Uber cracks down on sexual harassment with a ban on flirting
Maybe you've found yourself in the midst of an Uber pool meet-cute before. Maybe you and your driver have even engaged in some cheeky conversation on your way to your destination. Or maybe your driver tried to get something going — and you just weren't having it. No more, says Uber.
On Thursday, the rideshare company rolled out new community guidelines for both drivers and riders, one of which stands out from the rest: No flirting.
"Don't touch or flirt with other people in the car," reads the company's site. "As a reminder, Uber has a no sex rule. That's no sexual conduct between drivers and riders, no matter what."
An October study found that in addition to Uber drivers discriminating against riders based on their race — with drivers canceling rides for men with "black-sounding" names twice as often as other men, for example — they also discriminated based on gender.
"Female riders reported 'chatty' drivers who drove extremely long routes, on some occasions, even driving through the same intersection multiple times," the study's researchers wrote in their report, according to Bloomberg News. "As a result, the additional travel that female riders are exposed to appears to be a combination of profiteering and flirting to a captive audience."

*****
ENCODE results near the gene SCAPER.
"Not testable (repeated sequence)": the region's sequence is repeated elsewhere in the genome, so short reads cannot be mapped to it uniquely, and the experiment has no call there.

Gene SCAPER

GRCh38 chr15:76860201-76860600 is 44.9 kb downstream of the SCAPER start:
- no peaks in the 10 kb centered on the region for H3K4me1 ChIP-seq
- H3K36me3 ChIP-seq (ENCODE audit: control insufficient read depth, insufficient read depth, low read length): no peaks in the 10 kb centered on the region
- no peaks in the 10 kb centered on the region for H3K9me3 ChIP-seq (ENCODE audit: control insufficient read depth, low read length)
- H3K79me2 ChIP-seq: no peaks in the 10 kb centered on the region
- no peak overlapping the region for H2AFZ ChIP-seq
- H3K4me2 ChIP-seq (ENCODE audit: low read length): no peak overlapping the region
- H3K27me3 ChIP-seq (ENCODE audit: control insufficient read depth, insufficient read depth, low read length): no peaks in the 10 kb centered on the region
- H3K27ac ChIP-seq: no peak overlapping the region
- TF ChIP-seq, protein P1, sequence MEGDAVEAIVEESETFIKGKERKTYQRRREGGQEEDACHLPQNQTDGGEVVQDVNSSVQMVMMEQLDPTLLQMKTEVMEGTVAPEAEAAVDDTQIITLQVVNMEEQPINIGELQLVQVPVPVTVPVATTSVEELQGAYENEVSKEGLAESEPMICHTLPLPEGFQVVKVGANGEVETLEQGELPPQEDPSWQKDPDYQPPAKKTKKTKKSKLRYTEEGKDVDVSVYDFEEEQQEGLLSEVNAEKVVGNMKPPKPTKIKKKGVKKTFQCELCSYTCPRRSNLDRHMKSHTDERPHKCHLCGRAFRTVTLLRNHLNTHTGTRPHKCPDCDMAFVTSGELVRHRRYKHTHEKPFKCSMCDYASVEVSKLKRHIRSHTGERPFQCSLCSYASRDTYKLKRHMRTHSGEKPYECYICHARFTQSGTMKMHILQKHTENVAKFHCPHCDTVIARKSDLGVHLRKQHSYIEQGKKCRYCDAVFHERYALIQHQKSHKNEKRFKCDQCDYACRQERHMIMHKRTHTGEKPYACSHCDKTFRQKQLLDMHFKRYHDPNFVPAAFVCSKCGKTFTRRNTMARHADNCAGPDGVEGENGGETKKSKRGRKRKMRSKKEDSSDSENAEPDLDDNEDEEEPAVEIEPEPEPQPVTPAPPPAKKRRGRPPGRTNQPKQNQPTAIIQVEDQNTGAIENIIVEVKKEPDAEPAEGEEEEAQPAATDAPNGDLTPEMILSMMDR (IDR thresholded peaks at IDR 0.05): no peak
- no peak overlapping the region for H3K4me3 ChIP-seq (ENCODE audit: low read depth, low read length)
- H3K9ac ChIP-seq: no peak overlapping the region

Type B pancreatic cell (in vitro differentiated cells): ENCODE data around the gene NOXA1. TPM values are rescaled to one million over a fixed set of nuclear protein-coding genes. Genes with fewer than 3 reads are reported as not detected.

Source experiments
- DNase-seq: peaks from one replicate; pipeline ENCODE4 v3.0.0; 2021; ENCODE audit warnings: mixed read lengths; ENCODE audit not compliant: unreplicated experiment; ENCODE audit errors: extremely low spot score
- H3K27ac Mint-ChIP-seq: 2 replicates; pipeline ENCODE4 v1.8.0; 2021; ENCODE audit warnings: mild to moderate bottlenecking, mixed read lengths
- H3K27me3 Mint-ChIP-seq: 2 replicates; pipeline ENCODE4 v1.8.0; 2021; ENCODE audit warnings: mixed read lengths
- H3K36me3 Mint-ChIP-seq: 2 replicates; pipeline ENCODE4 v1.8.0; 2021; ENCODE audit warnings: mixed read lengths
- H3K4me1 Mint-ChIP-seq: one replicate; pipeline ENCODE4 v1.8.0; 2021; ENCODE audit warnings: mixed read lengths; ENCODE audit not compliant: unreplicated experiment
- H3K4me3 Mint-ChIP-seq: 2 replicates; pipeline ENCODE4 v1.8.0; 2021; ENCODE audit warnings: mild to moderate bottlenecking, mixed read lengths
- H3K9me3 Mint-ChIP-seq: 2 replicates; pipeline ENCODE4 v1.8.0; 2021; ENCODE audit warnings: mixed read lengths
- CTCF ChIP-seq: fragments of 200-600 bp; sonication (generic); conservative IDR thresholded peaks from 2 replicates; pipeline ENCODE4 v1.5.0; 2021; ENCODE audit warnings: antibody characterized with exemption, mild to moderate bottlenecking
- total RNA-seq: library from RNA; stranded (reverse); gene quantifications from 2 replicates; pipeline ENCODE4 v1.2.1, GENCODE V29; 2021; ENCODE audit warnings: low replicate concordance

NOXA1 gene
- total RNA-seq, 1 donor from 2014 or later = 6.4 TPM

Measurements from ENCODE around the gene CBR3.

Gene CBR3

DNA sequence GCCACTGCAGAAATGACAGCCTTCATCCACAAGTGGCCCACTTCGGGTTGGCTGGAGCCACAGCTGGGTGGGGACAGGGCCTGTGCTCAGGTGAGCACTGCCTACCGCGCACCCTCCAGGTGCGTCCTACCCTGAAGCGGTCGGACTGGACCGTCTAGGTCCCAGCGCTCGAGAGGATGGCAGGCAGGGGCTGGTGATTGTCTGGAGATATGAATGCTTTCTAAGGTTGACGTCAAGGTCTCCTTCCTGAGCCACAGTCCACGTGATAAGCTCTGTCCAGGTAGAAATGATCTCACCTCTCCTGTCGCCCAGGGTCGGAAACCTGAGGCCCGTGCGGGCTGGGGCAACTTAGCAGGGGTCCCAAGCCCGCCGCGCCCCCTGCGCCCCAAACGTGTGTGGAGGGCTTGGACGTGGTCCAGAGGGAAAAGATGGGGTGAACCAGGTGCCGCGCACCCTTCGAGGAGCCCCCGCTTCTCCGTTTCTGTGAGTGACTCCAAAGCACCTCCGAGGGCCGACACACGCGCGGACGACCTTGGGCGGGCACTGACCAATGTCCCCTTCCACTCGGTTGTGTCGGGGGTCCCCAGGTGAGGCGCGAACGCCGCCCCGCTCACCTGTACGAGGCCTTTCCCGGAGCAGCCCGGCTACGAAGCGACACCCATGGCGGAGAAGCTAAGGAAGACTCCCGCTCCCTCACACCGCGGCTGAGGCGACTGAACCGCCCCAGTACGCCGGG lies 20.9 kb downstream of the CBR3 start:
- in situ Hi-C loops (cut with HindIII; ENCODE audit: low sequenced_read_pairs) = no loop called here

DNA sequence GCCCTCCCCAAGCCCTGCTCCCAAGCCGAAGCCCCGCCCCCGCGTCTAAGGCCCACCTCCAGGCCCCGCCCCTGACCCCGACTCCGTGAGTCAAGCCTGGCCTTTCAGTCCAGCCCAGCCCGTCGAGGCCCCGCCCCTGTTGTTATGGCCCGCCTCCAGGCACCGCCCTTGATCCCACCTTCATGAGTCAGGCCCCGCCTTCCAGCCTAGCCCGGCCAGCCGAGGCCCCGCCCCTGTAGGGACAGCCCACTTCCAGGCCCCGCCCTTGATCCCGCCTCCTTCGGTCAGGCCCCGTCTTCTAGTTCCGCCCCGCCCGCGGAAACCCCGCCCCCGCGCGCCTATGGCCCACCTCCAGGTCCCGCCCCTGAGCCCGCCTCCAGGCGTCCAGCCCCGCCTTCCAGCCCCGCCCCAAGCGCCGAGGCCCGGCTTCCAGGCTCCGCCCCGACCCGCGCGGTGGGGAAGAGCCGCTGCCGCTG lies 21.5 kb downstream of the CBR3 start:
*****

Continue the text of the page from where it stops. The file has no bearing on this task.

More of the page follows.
In April, Boston.com reporter Allison Pohle shared her experience dealing with sexual harassment in an Uber that amounted to far worse than "profiteering." On the ride to her home in Cambridge, Mass., Pohle's Uber driver told her he was a "a very sexual person, and that he loved giving oral sex" after detailing his failed marriage.
"I feel like I met you because something is supposed to happen, and it's a sign," the driver told Pohle. When they reached her destination, the Uber driver refused to unlock the doors and told her he wanted to kiss her. When she finally escaped, he asked her for her number, wanting to "stay in touch."
When she told Uber what had happened, the company refunded her ride and gave her a $30 voucher, assuring her they would try to prevent the incident from happening again. A company representative told her she would never again be matched with that rider, but when Pohle asked whether the driver would continue to pick up other riders, they said that information was confidential.
Though data provided to BuzzFeed in March 2016 showed just five claims of rape and "fewer than" 170 instances of sexual assault, BuzzFeed's reporting suggested those numbers are likely much higher. After searching through customer complaints from 2012 to 2015, the website found 6,160 Uber customer support tickets for "sexual assault," 5,827 individual tickets for "rape" and thousands of additional tickets for variations on those terms.
The company maintained they weren't representative of assault complaints levied against the platform.
"No one seems to have a complete picture of the problem nationally," Pohle wrote in April. "A semblance of scale comes from searching 'creepy Uber driver' on Twitter, but that's unscientific for a variety of reasons."
It would seem then that "no flirting" mandate, or Uber's emphasis on the "Golden Rule," only begins to scratch the surface.